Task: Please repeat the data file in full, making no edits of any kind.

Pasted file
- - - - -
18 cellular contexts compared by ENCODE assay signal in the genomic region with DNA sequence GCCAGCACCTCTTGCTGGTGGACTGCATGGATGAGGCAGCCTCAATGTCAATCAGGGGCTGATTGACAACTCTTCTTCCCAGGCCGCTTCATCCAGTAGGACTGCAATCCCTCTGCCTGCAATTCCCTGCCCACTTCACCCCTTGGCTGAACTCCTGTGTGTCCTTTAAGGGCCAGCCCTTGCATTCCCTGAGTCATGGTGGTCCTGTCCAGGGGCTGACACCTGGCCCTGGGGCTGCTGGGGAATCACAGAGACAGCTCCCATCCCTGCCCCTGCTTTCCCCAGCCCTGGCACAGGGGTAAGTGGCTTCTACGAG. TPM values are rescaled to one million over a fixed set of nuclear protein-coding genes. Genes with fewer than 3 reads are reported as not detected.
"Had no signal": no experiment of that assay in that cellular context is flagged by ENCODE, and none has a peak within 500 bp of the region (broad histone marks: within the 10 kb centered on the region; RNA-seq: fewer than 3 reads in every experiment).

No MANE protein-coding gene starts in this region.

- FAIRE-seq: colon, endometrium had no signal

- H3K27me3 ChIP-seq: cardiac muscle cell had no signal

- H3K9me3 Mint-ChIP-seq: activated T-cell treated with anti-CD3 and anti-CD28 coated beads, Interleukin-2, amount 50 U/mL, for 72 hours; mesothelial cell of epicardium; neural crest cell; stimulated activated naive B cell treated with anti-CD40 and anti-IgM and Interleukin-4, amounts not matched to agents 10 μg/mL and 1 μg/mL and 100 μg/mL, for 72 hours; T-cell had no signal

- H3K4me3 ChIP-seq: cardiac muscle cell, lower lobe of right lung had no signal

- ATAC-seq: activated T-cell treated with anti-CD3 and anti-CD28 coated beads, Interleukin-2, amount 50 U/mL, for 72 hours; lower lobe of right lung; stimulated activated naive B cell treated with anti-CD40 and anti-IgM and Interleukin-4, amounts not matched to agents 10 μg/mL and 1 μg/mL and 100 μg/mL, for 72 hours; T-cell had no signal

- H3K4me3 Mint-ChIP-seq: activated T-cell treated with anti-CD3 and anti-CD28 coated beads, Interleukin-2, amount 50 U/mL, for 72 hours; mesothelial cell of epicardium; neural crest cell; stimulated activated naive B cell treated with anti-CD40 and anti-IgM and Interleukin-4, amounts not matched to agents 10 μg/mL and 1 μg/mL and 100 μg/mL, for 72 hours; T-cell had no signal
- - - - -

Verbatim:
18 cellular contexts compared by ENCODE assay signal in the genomic region with DNA sequence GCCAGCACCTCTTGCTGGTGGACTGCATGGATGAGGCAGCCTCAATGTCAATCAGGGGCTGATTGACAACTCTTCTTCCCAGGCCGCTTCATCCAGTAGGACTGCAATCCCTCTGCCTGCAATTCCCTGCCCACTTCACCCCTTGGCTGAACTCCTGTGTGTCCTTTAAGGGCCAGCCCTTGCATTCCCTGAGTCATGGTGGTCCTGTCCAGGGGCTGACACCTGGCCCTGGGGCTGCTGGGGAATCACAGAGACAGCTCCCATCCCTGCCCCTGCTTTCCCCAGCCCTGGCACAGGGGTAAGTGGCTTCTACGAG. TPM values are rescaled to one million over a fixed set of nuclear protein-coding genes. Genes with fewer than 3 reads are reported as not detected.
"Had no signal": no experiment of that assay in that cellular context is flagged by ENCODE, and none has a peak within 500 bp of the region (broad histone marks: within the 10 kb centered on the region; RNA-seq: fewer than 3 reads in every experiment).

No MANE protein-coding gene starts in this region.

- FAIRE-seq: colon, endometrium had no signal

- H3K27me3 ChIP-seq: cardiac muscle cell had no signal

- H3K9me3 Mint-ChIP-seq: activated T-cell treated with anti-CD3 and anti-CD28 coated beads, Interleukin-2, amount 50 U/mL, for 72 hours; mesothelial cell of epicardium; neural crest cell; stimulated activated naive B cell treated with anti-CD40 and anti-IgM and Interleukin-4, amounts not matched to agents 10 μg/mL and 1 μg/mL and 100 μg/mL, for 72 hours; T-cell had no signal

- H3K4me3 ChIP-seq: cardiac muscle cell, lower lobe of right lung had no signal

- ATAC-seq: activated T-cell treated with anti-CD3 and anti-CD28 coated beads, Interleukin-2, amount 50 U/mL, for 72 hours; lower lobe of right lung; stimulated activated naive B cell treated with anti-CD40 and anti-IgM and Interleukin-4, amounts not matched to agents 10 μg/mL and 1 μg/mL and 100 μg/mL, for 72 hours; T-cell had no signal

- H3K4me3 Mint-ChIP-seq: activated T-cell treated with anti-CD3 and anti-CD28 coated beads, Interleukin-2, amount 50 U/mL, for 72 hours; mesothelial cell of epicardium; neural crest cell; stimulated activated naive B cell treated with anti-CD40 and anti-IgM and Interleukin-4, amounts not matched to agents 10 μg/mL and 1 μg/mL and 100 μg/mL, for 72 hours; T-cell had no signal